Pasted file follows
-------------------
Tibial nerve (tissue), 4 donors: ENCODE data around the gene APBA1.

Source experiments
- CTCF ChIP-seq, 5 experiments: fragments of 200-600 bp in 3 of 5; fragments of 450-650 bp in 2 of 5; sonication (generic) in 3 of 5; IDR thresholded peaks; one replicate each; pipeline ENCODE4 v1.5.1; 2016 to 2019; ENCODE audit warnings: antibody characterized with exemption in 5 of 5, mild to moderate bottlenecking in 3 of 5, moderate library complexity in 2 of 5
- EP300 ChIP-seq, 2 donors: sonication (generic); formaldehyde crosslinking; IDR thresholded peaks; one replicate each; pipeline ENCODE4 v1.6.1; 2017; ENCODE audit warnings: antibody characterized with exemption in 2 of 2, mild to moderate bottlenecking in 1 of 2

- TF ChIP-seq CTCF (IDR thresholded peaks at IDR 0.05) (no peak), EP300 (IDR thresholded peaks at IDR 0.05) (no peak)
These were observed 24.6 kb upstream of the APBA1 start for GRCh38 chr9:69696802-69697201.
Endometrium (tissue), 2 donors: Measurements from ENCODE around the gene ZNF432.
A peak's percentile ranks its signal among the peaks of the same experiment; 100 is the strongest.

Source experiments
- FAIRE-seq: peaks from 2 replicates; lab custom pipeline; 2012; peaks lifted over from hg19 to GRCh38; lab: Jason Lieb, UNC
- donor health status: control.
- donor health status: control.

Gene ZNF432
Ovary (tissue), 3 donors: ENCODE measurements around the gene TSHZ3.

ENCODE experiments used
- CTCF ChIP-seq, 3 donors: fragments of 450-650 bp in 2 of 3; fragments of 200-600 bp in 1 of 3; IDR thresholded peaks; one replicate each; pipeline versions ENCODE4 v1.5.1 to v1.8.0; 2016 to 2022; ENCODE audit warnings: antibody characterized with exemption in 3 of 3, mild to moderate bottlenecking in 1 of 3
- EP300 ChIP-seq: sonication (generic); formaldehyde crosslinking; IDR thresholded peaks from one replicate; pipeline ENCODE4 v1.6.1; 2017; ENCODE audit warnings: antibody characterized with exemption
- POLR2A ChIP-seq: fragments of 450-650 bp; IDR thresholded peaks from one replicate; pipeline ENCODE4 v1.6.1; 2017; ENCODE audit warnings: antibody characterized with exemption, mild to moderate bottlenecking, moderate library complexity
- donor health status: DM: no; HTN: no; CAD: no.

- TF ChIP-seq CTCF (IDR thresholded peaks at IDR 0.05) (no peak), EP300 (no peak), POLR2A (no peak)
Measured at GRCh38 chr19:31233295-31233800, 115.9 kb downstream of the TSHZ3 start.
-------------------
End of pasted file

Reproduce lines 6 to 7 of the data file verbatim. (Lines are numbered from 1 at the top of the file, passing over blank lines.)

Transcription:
These were observed 24.6 kb upstream of the APBA1 start for GRCh38 chr9:69696802-69697201.
Endometrium (tissue), 2 donors: Measurements from ENCODE around the gene ZNF432.